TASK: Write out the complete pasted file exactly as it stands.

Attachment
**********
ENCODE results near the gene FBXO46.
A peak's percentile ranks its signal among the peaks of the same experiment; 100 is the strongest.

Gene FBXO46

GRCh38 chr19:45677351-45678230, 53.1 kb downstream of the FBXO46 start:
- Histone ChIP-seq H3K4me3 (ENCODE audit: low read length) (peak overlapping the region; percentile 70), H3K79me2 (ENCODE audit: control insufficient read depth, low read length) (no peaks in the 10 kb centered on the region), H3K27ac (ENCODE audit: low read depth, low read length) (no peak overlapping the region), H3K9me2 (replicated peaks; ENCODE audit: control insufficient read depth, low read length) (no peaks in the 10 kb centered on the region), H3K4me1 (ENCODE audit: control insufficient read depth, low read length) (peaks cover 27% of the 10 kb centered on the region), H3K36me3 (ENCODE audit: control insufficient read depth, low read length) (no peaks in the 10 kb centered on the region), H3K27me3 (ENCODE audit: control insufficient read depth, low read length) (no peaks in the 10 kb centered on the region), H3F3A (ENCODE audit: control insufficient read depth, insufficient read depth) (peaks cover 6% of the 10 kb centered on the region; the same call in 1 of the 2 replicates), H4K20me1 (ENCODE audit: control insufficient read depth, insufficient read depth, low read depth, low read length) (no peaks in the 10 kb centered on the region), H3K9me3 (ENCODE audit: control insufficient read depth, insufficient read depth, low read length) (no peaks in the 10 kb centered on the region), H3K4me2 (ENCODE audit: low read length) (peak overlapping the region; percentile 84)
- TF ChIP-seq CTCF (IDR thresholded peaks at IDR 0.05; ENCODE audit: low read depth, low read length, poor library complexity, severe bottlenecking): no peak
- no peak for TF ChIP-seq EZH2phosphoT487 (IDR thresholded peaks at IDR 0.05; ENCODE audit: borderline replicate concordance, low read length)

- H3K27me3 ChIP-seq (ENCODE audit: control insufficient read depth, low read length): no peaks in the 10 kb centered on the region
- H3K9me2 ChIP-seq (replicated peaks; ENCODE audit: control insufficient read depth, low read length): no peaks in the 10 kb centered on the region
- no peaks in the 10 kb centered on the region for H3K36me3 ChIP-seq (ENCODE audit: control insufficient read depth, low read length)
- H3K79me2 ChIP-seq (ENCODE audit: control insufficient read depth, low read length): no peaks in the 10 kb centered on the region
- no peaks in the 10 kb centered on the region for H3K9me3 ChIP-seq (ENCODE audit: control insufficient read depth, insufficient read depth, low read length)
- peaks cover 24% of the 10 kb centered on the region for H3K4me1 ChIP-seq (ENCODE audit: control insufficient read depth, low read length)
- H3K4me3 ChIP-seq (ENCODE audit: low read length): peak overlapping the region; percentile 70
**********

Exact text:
ENCODE results near the gene FBXO46.
A peak's percentile ranks its signal among the peaks of the same experiment; 100 is the strongest.

Gene FBXO46

GRCh38 chr19:45677351-45678230, 53.1 kb downstream of the FBXO46 start:
- Histone ChIP-seq H3K4me3 (ENCODE audit: low read length) (peak overlapping the region; percentile 70), H3K79me2 (ENCODE audit: control insufficient read depth, low read length) (no peaks in the 10 kb centered on the region), H3K27ac (ENCODE audit: low read depth, low read length) (no peak overlapping the region), H3K9me2 (replicated peaks; ENCODE audit: control insufficient read depth, low read length) (no peaks in the 10 kb centered on the region), H3K4me1 (ENCODE audit: control insufficient read depth, low read length) (peaks cover 27% of the 10 kb centered on the region), H3K36me3 (ENCODE audit: control insufficient read depth, low read length) (no peaks in the 10 kb centered on the region), H3K27me3 (ENCODE audit: control insufficient read depth, low read length) (no peaks in the 10 kb centered on the region), H3F3A (ENCODE audit: control insufficient read depth, insufficient read depth) (peaks cover 6% of the 10 kb centered on the region; the same call in 1 of the 2 replicates), H4K20me1 (ENCODE audit: control insufficient read depth, insufficient read depth, low read depth, low read length) (no peaks in the 10 kb centered on the region), H3K9me3 (ENCODE audit: control insufficient read depth, insufficient read depth, low read length) (no peaks in the 10 kb centered on the region), H3K4me2 (ENCODE audit: low read length) (peak overlapping the region; percentile 84)
- TF ChIP-seq CTCF (IDR thresholded peaks at IDR 0.05; ENCODE audit: low read depth, low read length, poor library complexity, severe bottlenecking): no peak
- no peak for TF ChIP-seq EZH2phosphoT487 (IDR thresholded peaks at IDR 0.05; ENCODE audit: borderline replicate concordance, low read length)

- H3K27me3 ChIP-seq (ENCODE audit: control insufficient read depth, low read length): no peaks in the 10 kb centered on the region
- H3K9me2 ChIP-seq (replicated peaks; ENCODE audit: control insufficient read depth, low read length): no peaks in the 10 kb centered on the region
- no peaks in the 10 kb centered on the region for H3K36me3 ChIP-seq (ENCODE audit: control insufficient read depth, low read length)
- H3K79me2 ChIP-seq (ENCODE audit: control insufficient read depth, low read length): no peaks in the 10 kb centered on the region
- no peaks in the 10 kb centered on the region for H3K9me3 ChIP-seq (ENCODE audit: control insufficient read depth, insufficient read depth, low read length)
- peaks cover 24% of the 10 kb centered on the region for H3K4me1 ChIP-seq (ENCODE audit: control insufficient read depth, low read length)
- H3K4me3 ChIP-seq (ENCODE audit: low read length): peak overlapping the region; percentile 70